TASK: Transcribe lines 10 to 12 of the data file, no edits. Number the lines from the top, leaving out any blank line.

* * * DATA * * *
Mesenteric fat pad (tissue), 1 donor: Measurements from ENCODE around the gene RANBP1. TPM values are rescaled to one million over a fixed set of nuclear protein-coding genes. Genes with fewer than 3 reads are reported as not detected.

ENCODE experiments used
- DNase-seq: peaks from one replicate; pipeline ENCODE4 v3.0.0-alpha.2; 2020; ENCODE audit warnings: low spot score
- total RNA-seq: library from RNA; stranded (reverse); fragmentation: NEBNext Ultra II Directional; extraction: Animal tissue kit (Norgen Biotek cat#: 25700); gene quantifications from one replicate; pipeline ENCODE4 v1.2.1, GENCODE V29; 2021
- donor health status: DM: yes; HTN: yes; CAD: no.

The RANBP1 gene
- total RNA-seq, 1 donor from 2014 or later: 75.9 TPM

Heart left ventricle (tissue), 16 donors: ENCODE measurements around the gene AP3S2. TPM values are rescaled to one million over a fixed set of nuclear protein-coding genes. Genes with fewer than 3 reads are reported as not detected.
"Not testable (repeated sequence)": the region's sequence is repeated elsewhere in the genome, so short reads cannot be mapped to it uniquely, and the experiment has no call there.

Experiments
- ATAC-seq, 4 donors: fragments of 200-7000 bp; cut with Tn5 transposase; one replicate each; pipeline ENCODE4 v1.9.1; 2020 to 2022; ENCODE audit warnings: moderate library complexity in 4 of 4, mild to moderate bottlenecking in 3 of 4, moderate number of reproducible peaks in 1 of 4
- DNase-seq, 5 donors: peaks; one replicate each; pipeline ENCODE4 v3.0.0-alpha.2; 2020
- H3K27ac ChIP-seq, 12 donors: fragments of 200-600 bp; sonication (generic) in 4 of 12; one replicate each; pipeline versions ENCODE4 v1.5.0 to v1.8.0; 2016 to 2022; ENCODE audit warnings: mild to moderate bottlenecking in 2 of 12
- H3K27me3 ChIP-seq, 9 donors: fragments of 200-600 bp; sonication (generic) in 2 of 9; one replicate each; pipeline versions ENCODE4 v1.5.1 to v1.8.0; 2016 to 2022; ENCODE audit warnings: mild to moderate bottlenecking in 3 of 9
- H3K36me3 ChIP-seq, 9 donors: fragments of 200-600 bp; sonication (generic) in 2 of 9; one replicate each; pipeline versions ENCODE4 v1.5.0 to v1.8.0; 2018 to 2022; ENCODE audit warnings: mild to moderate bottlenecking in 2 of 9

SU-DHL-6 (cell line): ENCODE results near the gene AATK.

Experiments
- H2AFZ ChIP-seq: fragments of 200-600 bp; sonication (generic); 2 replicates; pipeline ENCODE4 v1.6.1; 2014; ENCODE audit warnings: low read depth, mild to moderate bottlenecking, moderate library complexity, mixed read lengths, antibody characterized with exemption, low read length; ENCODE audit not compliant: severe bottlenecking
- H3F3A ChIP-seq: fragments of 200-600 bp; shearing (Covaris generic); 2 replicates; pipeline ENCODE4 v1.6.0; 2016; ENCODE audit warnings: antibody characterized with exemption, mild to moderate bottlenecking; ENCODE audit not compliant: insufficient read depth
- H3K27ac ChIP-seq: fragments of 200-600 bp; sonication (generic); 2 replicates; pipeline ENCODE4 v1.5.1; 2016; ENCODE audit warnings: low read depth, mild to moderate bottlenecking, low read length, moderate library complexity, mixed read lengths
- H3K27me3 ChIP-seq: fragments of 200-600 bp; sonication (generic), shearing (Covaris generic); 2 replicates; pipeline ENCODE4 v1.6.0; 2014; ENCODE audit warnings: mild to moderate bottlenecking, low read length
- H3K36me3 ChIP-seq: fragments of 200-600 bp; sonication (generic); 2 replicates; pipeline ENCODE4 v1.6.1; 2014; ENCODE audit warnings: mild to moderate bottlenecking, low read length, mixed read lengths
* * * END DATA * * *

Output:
Experiments
- ATAC-seq, 4 donors: fragments of 200-7000 bp; cut with Tn5 transposase; one replicate each; pipeline ENCODE4 v1.9.1; 2020 to 2022; ENCODE audit warnings: moderate library complexity in 4 of 4, mild to moderate bottlenecking in 3 of 4, moderate number of reproducible peaks in 1 of 4
- DNase-seq, 5 donors: peaks; one replicate each; pipeline ENCODE4 v3.0.0-alpha.2; 2020